KingMiner is a malware program that hijacks a host computer and diverts the computer's processing power towards mining a cryptocurrency called Monero. This malware infects Windows Servers and uses several ingenious methods to avoid detection. KingMiner was first detected back in June, and new ways were developed to detect its presence, but reports from Check Point Research indicate that the malware has evolved. Sensor logs on the KingMiner botnet are indicating that the number of attacks is increasing while the detection rate is decreasing.
Check Point's findings indicate that the malicious software uses brute force to guess the passwords for the servers that it infects. When an unsuspecting user downloads the Windows Scriptlet file, the malware identifies what kind of CPU the system uses and then downloads a payload file which initiates the covert mining. The malware cleans up after itself by destroying the .exe files it came with along with any older versions that may still exist. Check Point stated that the new version does not use a ZIP file which would have been flagged, but uses XML files instead.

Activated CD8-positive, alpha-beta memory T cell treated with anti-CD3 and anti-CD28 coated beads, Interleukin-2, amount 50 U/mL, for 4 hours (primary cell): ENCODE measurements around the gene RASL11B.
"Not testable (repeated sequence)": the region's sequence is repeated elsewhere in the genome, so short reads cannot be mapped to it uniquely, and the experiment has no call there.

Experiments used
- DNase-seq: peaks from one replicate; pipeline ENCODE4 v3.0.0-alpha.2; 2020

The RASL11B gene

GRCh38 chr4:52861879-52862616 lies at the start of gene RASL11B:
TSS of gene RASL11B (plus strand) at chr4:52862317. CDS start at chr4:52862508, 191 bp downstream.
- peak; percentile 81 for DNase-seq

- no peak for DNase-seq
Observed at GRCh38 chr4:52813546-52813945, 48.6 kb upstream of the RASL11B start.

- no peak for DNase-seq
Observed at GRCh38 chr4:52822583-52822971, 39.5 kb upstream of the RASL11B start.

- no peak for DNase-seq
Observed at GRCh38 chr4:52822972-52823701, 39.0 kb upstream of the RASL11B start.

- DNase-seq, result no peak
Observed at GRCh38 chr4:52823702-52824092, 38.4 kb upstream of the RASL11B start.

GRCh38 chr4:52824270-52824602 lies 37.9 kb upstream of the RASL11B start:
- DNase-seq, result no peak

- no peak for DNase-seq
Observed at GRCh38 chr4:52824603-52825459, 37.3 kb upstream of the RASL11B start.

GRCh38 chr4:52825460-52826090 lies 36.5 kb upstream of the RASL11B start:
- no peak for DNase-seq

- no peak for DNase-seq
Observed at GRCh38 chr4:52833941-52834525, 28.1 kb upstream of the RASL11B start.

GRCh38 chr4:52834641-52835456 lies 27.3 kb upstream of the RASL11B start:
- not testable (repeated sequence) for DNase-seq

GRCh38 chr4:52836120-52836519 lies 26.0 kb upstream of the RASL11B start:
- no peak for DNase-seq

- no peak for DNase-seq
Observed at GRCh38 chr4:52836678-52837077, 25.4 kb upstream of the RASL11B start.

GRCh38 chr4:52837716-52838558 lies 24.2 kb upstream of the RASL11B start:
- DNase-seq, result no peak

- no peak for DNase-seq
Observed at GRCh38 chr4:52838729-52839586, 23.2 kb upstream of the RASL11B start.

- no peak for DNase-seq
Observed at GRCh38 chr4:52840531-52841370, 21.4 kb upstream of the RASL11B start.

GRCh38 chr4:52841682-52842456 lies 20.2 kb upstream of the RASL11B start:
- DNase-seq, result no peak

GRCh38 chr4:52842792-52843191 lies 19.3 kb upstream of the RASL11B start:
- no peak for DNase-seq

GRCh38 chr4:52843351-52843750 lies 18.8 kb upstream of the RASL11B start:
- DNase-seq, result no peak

Once the files are downloaded, the malware starts to mine Monero using hijacked processing power. Researchers stated that KingMiner is designed, but in reality, it uses 100%. The researchers could not give an accurate count of how many coins have been mined in this manner due to the privacy features that are a part of Monero's blockchain.
Cryptomining malware has seen a boom that matched with the rising popularity of cryptocurrencies. Kaspersky Labs recently found that botnets, in particular, were sharing a higher number of crypto jacking malware files. 4.6% of all data downloaded by botnets in Q1 of 2018 were malware files similar to KingMiner. That's a rise from 2.9% in Q2 of 2017.
Stay safe out there, use good antivirus software and stay vigilant.